Dr. Graham Tipples, Dr. Greg Tyrrell
Saskatchewan Disease Control Laboratory, Regina, Saskatchewan:
Dr. Greg Horsman, Rosanne Kitzul
Cadham Provincial Laboratory, Winnipeg, Manitoba:
Dr. Paul Van Caessele, Sandra Giercke, Denise Sitter
Public Health Laboratories, Public Health Ontario, Etobicoke, Ontario:
Dr. Frances Jamieson, Dr. Vanessa Allen, Lynn Towns, Dayle Noda
Laboratoire de santé publique du Québec, Ste-Anne-de-Bellevue, Québec:
Dr. Cecile Tremblay, Dr. Brigitte Lefebvre
Queen Elizabeth II Health Science Centre, Halifax, Nova Scotia
Dr. David Haldane
New Brunswick Regional Hospitals:
Dr. Lewis Abbott, Dr. Richard Garceau
Newfoundland Public Health Laboratory, St. John's, Newfoundland:
Dr. Sam Ratnam, Laura Gilbert
Neisseria gonorrhoeae cultures were not reported to the NML or received from the Northwest Territories, Nunavut or the Yukon.
- This report compares laboratory surveillance data for Neisseria gonorrhoeae isolates submitted by provincial microbiology laboratories to the National Microbiology Laboratory (NML) from 2009-2013.
- The Canadian reported rate of gonorrhoea is on the rise and has more than doubled from 14.9 per 100,000 in 1997 to 36.2 per 100,000 in 2012. Gonorrhoea is the second most commonly reported bacterial sexually transmitted infection in Canada with 12,561 cases reported in 2012.
- Over time, N. gonorrhoeae has acquired resistance to many antibiotics such as penicillin, tetracycline, erythromycin and ciprofloxacin. Antimicrobial resistance in N. gonorrhoeae is a serious threat to effective treatment of gonococcal infections.
- In 2013, a total of 3,195 N. gonorrhoeae isolates were cultured in public health laboratories across Canada; 1,183 of these were submitted to the NML for antimicrobial susceptibility testing. The total number of isolates cultured in all provinces was used as the denominator to calculate resistance proportion.
- In Canada, the increasing minimum inhibitory concentrations (MICs) to the 3rd generation cephalosporins are of concern. Modal MICs to cefixime increased from 0.032 mg/L in 2008 to 0.125 mg/L in 2010 but then decreased to 0.063 mg/L in 2013. Modal MICs to ceftriaxone increased from 0.032 mg/L in 2008 to 0.063 mg/L from 2009 to 2013.
- Using the WHO breakpoints of decreased susceptibility to cefixime at MIC≥0.25 mg/L and decreased susceptibility to ceftriaxone at MIC≥0.125 mg/L (WHO, 2012), the percentage of isolates with decreased susceptibility to ceftriaxone and/or cefixime was 3.9% (124/3,195) in 2013. This number represents a decrease from 5.9% (179/3,036) in 2012 and 7.6% (254/3,360) in 2011.
- Isolates with decreased susceptibility to cefixime have declined from a high of 4.2% (140/3,360) in 2011 to 1.8% (56/3,195) in 2013. Isolates with decreased susceptibility to ceftriaxone have declined from a high of 7.3% (218/2,970) in 2010 to 3.5% (112/3,195) in 2013.
- The proportion of azithromycin resistant (MIC ≥2 mg/L) N. gonorrhoeae isolates increased from 0.4% (11/3,106) in 2009 to 1.2% (37/3,195) in 2013.
- The proportion of ciprofloxacin resistant N. gonorrhoeae increased from 1.3% (59/4,458) in 2000 to a high of 36.0% (1,068/2,970) in 2010, subsequently decreasing to 29.3% (937/3,195) in 2013.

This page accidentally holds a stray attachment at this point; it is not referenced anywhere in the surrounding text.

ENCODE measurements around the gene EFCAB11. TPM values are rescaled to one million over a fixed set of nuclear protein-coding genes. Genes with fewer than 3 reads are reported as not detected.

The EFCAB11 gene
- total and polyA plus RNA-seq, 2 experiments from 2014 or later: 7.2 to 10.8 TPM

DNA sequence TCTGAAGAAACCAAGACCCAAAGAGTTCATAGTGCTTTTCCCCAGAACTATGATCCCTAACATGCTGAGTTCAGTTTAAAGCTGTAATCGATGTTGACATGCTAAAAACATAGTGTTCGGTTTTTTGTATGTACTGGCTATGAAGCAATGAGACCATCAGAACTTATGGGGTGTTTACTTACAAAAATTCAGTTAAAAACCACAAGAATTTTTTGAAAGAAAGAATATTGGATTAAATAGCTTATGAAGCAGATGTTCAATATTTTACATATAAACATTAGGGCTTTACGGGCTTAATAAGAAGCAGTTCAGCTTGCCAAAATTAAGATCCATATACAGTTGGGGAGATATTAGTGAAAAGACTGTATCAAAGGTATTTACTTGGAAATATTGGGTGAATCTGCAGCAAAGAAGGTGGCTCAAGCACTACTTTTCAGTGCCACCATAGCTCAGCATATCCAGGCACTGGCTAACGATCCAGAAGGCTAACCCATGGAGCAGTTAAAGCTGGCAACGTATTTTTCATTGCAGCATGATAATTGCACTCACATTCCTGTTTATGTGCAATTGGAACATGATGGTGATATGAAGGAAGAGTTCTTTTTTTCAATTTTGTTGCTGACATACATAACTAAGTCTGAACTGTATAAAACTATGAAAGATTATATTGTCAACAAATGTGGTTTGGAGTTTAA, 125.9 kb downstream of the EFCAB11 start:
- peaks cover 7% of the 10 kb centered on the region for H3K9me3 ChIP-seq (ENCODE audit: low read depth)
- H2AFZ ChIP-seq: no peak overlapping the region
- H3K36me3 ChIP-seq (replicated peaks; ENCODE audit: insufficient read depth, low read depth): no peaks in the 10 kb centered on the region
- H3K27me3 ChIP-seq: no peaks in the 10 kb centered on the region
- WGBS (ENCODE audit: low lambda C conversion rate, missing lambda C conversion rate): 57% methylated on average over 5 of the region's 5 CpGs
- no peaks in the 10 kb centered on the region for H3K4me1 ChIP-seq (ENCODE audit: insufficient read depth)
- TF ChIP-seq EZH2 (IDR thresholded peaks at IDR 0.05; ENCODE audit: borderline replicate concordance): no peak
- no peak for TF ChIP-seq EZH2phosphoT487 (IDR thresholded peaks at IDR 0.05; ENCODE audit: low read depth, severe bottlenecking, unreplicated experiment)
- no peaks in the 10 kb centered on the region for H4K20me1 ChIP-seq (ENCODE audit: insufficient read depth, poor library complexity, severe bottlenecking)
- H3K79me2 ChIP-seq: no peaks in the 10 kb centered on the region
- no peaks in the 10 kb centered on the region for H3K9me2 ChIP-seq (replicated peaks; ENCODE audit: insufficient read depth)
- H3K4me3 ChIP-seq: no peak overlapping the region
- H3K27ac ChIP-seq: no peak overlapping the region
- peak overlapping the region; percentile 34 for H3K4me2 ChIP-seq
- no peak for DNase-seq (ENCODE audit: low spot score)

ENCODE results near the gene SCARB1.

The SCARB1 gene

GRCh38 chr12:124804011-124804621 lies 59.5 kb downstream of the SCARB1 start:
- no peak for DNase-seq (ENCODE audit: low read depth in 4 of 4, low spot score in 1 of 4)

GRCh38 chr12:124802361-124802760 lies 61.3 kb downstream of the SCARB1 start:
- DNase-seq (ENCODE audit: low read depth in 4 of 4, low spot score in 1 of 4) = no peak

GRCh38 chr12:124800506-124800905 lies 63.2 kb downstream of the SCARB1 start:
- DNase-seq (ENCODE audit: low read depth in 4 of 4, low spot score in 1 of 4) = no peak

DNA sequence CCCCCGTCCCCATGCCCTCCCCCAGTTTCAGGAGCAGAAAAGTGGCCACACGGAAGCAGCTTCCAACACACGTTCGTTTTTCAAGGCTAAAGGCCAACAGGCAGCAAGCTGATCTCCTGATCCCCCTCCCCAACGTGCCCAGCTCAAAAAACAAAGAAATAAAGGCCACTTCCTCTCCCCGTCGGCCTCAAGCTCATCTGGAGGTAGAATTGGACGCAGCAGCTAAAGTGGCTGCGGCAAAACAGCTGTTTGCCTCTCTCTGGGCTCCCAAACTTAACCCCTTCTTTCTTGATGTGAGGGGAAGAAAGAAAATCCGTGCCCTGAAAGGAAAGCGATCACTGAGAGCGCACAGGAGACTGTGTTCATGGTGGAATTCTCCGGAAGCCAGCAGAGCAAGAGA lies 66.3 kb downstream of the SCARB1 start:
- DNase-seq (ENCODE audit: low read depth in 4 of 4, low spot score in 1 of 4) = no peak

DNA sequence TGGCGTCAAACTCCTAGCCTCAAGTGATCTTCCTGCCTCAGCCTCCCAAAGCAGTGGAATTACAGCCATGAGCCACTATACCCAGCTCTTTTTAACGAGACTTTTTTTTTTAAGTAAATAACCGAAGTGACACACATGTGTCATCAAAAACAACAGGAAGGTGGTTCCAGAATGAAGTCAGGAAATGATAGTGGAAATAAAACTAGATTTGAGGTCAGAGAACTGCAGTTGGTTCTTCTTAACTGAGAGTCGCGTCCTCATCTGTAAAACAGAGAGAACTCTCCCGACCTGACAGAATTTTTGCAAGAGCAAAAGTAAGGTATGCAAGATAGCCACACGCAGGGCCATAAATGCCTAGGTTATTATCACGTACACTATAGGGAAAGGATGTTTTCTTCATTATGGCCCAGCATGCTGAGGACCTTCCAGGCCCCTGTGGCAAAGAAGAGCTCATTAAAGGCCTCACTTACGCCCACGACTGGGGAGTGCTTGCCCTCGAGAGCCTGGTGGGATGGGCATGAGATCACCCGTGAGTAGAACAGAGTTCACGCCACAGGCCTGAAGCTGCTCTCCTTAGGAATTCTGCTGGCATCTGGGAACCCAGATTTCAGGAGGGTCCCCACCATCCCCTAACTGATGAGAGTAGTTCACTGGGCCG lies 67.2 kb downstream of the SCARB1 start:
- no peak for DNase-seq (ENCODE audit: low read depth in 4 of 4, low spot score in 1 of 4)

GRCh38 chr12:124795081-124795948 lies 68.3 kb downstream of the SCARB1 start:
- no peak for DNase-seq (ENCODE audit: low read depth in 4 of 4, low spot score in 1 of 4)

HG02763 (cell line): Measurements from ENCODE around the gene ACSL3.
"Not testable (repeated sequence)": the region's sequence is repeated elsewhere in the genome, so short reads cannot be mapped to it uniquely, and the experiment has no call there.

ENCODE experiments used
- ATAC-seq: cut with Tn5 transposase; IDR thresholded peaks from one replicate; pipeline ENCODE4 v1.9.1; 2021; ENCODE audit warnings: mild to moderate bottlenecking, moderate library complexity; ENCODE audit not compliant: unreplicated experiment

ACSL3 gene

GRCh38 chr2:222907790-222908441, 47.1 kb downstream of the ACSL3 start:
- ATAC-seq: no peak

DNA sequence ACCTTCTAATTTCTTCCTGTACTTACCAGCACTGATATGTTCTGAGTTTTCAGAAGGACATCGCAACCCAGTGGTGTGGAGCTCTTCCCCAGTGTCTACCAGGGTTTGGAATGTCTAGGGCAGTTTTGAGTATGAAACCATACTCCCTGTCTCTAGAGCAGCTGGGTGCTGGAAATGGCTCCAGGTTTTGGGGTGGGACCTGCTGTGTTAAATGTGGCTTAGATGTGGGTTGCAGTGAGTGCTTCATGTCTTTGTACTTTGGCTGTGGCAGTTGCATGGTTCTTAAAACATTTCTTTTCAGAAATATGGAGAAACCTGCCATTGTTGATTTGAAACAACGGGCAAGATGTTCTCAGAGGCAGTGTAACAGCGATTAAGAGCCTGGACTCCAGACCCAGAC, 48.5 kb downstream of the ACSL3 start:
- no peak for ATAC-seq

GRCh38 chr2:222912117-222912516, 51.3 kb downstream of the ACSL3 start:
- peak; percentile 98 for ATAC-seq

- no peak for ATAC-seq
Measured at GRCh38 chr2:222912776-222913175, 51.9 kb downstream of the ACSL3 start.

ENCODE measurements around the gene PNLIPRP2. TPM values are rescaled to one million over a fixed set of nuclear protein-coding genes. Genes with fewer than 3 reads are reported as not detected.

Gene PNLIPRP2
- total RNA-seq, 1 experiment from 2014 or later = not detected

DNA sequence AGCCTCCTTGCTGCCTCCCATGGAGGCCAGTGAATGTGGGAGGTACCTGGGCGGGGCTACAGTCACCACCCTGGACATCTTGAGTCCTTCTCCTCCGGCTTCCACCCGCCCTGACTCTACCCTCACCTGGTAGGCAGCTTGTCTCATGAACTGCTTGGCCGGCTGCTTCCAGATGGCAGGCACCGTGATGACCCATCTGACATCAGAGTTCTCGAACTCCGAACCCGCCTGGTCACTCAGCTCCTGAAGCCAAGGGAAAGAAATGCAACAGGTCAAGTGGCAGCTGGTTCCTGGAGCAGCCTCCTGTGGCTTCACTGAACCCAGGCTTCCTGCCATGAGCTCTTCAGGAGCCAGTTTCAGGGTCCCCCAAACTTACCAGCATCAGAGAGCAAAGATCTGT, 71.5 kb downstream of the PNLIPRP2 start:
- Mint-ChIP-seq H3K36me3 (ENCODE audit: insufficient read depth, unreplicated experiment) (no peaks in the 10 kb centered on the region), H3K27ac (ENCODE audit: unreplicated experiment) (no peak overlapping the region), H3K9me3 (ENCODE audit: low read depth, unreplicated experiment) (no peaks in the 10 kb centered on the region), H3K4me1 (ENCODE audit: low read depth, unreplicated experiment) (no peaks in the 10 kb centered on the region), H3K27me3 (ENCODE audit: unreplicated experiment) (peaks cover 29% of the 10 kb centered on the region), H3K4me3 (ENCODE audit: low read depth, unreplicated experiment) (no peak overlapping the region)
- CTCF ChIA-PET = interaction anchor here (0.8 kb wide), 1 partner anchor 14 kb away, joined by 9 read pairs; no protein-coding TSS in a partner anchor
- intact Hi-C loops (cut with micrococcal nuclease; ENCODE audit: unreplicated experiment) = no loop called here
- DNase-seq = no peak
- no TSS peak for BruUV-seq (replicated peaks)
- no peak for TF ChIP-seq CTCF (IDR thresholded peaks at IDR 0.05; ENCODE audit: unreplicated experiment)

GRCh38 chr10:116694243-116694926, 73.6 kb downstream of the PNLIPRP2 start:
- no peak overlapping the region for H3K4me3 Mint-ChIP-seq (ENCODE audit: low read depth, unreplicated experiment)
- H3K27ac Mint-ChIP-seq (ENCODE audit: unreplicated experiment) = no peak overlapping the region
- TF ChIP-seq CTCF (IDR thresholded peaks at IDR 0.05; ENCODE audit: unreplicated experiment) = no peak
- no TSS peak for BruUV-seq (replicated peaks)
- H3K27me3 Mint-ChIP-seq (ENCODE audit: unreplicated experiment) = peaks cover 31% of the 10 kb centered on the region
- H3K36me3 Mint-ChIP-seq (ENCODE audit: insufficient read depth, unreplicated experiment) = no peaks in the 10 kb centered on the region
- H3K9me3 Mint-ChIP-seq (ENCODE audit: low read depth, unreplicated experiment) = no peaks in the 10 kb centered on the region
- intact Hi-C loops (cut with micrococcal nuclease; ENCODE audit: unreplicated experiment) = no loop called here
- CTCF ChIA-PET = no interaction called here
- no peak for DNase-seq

- In 2013, 24.3% (777/3,195) of the isolates were resistant to erythromycin; 18.9% (605/3,195) were resistant to penicillin; 33.0% (1054/3,195) were resistant to tetracycline.
- The NML began testing ertapenem and gentamicin in 2012. In 2012, the modal MIC for ertapenem was 0.063 mg/L which increased to 0.125 mg/L in 2013. The gentamicin modal MIC was 8 mg/L in 2012 and 2013.
- Since 2010, all N. gonorrhoeae isolates submitted to the NML were also analyzed by molecular genotyping using the N. gonorrhoeae multi-antigen sequence type (NG-MAST) method. In 2013, 294 different sequence types (STs) were identified among the 1,183 isolates tested and the most common sequence types were ST-2400, ST-9663 and ST-5985 at 12.1%, 7.4% and 6.1%, respectively.
Neisseria gonorrhoeae is the causative agent of gonorrhoea and is the second most commonly reported bacterial sexually transmitted infection in Canada, with 12,561 cases reported in 2012 (Public Health Agency of Canada, 2014). Rates of reported cases of gonorrhoea have more than doubled from 14.9 cases per 100,000 population in 1997 to 36.2 cases per 100,000 population in 2012 (Public Health Agency of Canada, 2014). Globally, gonorrhoea is a public health threat with an estimated 106 million cases each year (World Health Organization, 2012). In 2012 the World Health Organization released a global action plan to control the spread and impact of antimicrobial resistance in N. gonorrhoeae (World Health Organization, 2012) and the CDC reported drug resistant N. gonorrhoeae at an urgent hazard level, requiring serious public health attention (Centres for Disease Control and Prevention, 2013). The treatment and control of gonorrhoea is complicated by the ability of N. gonorrhoeae to evolve and develop resistance to many of the antibiotics used to treat it, including penicillins, tetracyclines, macrolides and quinolones (Barry, 2009; Tapsall, 2006). The emergence of isolates with decreased susceptibilities to the cephalosporins (Golparin, 2010; Ison, 2011; Pandori, 2009; Tapsall, 2008; World Health Organization, 2011) and reports of treatment failures in Canada (Allen, 2013) and around the world raises the possibility of gonorrhea infections becoming untreatable in the future. Azithromycin resistant isolates have also been identified. The emergence of high-level azithromycin resistant (≥256 mg/L) N. gonorrhoeae has been reported internationally (Chisholm, 2009) and isolates with this high level azithromycin resistance have now been identified in Canada. In response to the increasing MICs and reports of cefixime treatment failures, the Canadian Sexually Transmitted Infection (STI) Guidelines regarding gonorrhoea treatment have been updated to a combination therapy with 250 mg ceftriaxone intramuscularly and azithromycin 1 g orally as a first-line treatment for uncomplicated anogenital and pharyngeal infection in adults. Additional information on the treatment of gonococcal infection is available at http://www.phac-aspc.gc.ca/std-mts/sti-its/cgsti-ldcits/assets/pdf/section-5-6-eng.pdf.